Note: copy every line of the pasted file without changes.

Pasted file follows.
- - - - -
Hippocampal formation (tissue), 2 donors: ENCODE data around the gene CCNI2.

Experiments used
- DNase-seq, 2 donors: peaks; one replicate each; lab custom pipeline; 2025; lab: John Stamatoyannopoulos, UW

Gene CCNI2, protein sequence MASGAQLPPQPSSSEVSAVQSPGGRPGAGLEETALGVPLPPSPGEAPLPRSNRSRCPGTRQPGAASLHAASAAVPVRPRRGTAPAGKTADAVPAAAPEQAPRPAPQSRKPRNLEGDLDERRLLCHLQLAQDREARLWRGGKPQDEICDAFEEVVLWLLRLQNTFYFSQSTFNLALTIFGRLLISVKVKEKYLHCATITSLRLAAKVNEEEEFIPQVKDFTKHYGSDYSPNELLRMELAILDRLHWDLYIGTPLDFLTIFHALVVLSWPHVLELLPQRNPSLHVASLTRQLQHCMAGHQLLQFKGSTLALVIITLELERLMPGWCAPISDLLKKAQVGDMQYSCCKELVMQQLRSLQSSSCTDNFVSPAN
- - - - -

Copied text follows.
Hippocampal formation (tissue), 2 donors: ENCODE data around the gene CCNI2.

Experiments used
- DNase-seq, 2 donors: peaks; one replicate each; lab custom pipeline; 2025; lab: John Stamatoyannopoulos, UW

Gene CCNI2, protein sequence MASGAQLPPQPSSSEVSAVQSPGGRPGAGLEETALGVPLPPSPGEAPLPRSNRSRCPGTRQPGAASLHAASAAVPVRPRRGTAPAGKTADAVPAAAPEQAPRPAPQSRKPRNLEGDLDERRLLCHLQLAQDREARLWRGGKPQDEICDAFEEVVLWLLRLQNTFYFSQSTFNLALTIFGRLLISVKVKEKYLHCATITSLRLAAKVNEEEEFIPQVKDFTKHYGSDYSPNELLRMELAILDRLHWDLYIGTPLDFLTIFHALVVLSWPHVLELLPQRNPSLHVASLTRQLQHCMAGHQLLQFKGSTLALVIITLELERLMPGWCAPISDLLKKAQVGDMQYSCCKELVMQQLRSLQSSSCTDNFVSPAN